At ACET, we define “transformation” as “growth with DEPTH”. Let me briefly elaborate. Growth itself is not sufficient to transform economies; we need growth propelled by certain key actions. DEPTH is the acronym for those actions. It means countries must diversify to hedge against internal and external shocks. The pandemic is one big all-encompassing external shock. It has affected practically all aspects of our lives – an existential threat. From an economic standpoint, a more diversified economy will be more resilient and better in mitigating associated risks. Countries must be export competitive. This means benchmarking against the best, globally and regionally. The survival of any industry hinges on the extent to which the products are competitive on the global market. The other thing closely linked to transformation is productivity. You cannot create wealth if productivity on the farm, in manufacturing, and in services remains low. And, countries need to constantly innovate and apply Technology; this is key to competitiveness and a hallmark of a transformed economy. Together, the four variables (diversification, export competitiveness, productivity increases and technological upgrading) will enhance human well-being. Yes, we need to reduce poverty, but if we don’t grow the economy, in ways that are sustainable and inclusive, we will be redistributing poverty and not creating an inclusive economy. If we want equitable and inclusive societies, economic transformation as I have defined is key.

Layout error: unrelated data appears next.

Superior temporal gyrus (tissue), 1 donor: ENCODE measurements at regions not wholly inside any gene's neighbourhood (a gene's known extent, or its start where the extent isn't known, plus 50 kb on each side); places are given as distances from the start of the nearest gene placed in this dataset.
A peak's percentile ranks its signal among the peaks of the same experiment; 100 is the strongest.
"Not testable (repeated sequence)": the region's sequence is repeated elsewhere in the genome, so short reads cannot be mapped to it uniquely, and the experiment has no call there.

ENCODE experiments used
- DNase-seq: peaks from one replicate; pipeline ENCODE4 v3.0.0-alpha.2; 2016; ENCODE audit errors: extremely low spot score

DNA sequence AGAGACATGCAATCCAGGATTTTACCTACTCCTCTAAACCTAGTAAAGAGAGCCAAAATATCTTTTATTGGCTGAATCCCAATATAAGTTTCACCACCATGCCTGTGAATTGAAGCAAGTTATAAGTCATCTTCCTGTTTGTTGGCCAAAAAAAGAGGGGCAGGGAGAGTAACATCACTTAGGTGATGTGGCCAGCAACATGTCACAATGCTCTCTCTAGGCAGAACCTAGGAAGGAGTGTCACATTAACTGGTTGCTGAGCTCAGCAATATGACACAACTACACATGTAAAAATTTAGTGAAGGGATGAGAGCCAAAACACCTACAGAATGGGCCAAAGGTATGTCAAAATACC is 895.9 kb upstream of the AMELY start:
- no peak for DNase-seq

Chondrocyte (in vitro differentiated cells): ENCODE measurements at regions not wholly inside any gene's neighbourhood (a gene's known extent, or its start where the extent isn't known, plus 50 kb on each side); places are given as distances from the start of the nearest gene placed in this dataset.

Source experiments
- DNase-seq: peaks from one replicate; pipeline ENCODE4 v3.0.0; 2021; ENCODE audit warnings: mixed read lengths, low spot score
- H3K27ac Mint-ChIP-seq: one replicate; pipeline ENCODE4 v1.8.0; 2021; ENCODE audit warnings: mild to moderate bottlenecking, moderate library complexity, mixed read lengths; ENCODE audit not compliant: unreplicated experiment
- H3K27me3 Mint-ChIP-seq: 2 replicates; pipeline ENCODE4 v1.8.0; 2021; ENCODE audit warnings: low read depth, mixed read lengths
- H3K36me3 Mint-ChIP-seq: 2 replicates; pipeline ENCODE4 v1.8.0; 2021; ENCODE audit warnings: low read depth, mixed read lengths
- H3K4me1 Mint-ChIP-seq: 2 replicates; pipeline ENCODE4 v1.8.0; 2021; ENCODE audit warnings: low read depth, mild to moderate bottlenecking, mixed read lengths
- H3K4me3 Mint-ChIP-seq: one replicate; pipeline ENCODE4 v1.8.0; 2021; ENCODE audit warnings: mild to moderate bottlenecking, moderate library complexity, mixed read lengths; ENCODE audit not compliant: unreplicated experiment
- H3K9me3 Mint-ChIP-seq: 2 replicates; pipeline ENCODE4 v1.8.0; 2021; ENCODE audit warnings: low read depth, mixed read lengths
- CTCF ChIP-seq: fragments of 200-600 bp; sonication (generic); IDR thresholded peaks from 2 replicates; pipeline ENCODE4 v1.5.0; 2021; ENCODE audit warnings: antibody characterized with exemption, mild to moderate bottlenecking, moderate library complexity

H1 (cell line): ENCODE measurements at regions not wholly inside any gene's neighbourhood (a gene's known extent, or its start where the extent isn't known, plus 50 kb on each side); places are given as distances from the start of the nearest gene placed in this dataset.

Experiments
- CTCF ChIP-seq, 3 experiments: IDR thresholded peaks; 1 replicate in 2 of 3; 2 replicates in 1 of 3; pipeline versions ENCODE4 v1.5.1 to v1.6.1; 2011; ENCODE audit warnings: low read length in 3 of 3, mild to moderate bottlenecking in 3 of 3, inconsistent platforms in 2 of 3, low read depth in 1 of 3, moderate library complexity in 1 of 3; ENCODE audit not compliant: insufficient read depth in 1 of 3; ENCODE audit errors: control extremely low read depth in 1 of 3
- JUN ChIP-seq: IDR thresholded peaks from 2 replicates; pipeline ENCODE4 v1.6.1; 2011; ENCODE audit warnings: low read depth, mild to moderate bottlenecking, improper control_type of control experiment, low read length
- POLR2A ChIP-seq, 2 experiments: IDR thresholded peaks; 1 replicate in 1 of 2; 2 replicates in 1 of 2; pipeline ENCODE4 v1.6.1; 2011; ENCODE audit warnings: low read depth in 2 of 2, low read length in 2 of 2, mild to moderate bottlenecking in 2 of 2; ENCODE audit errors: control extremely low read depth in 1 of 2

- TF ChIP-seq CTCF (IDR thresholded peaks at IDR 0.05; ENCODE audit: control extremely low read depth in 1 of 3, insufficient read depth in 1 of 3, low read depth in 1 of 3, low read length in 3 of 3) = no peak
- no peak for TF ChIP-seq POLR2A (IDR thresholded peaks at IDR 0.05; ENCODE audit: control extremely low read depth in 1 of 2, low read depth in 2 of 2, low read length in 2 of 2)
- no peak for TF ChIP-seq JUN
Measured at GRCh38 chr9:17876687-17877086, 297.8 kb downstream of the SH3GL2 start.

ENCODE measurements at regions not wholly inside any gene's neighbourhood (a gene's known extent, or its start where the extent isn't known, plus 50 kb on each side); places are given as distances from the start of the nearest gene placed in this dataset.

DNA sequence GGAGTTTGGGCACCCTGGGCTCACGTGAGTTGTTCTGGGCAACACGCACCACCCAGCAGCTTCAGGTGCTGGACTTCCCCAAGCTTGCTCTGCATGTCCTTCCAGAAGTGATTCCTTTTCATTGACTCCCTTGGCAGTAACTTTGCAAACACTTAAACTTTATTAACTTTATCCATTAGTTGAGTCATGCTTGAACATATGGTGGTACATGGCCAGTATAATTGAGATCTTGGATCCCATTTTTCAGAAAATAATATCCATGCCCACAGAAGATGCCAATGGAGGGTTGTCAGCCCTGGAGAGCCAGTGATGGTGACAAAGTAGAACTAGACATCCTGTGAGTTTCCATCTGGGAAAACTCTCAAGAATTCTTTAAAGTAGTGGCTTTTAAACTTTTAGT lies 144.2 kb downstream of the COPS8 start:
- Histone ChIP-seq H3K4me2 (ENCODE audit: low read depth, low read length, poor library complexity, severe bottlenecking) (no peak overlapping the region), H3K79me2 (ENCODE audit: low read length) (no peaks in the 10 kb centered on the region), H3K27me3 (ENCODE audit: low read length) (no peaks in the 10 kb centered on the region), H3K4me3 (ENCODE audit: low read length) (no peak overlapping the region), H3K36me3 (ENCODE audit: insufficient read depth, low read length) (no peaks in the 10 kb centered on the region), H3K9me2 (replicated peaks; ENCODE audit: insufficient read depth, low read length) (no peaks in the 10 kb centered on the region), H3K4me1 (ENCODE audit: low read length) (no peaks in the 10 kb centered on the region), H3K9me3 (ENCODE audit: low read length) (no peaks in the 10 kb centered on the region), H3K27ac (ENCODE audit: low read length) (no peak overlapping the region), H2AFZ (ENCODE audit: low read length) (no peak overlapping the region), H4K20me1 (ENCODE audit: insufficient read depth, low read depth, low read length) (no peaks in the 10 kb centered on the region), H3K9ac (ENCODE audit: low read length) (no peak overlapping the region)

One of our biggest challenges in Africa is how to accelerate the demographic transition. We’re not yet there. We have not yet been able to reap the demographic dividend, which will only come with increased education, particularly secondary and especially for women. Only then will we get a significant fall in the fertility rate, when women are actively participating in the labor force. This will add millions of dollars to GDP. We must focus on empowering and upskilling women to become active partners in social and economic development. The next edition of ACET’s flagship report, the African Transformation Report, is being finalized now. Its title is Securing Africa’s Future, and it will look closely at four interconnected issues critical for unleashing growth with DEPTH, including demographics. The others are innovation and technology, climate change, and regional integration.